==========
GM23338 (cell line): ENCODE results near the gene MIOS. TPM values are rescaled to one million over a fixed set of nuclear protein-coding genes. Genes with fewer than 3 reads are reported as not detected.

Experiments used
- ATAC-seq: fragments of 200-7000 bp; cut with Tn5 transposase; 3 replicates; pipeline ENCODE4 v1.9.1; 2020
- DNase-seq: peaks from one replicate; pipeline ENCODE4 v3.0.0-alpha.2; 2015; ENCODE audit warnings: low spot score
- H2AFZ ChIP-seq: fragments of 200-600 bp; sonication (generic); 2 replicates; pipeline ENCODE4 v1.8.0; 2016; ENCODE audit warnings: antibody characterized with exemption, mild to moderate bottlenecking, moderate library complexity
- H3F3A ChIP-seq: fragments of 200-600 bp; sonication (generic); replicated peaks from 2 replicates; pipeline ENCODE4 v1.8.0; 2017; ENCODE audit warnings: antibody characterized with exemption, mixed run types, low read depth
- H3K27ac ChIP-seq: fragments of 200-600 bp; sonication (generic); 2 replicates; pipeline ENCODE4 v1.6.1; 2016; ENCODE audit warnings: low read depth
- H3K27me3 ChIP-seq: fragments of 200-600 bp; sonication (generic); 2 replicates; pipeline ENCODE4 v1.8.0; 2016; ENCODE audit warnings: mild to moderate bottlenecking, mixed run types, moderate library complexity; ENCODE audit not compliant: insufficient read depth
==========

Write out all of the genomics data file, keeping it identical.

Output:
GM23338 (cell line): ENCODE results near the gene MIOS. TPM values are rescaled to one million over a fixed set of nuclear protein-coding genes. Genes with fewer than 3 reads are reported as not detected.

Experiments used
- ATAC-seq: fragments of 200-7000 bp; cut with Tn5 transposase; 3 replicates; pipeline ENCODE4 v1.9.1; 2020
- DNase-seq: peaks from one replicate; pipeline ENCODE4 v3.0.0-alpha.2; 2015; ENCODE audit warnings: low spot score
- H2AFZ ChIP-seq: fragments of 200-600 bp; sonication (generic); 2 replicates; pipeline ENCODE4 v1.8.0; 2016; ENCODE audit warnings: antibody characterized with exemption, mild to moderate bottlenecking, moderate library complexity
- H3F3A ChIP-seq: fragments of 200-600 bp; sonication (generic); replicated peaks from 2 replicates; pipeline ENCODE4 v1.8.0; 2017; ENCODE audit warnings: antibody characterized with exemption, mixed run types, low read depth
- H3K27ac ChIP-seq: fragments of 200-600 bp; sonication (generic); 2 replicates; pipeline ENCODE4 v1.6.1; 2016; ENCODE audit warnings: low read depth
- H3K27me3 ChIP-seq: fragments of 200-600 bp; sonication (generic); 2 replicates; pipeline ENCODE4 v1.8.0; 2016; ENCODE audit warnings: mild to moderate bottlenecking, mixed run types, moderate library complexity; ENCODE audit not compliant: insufficient read depth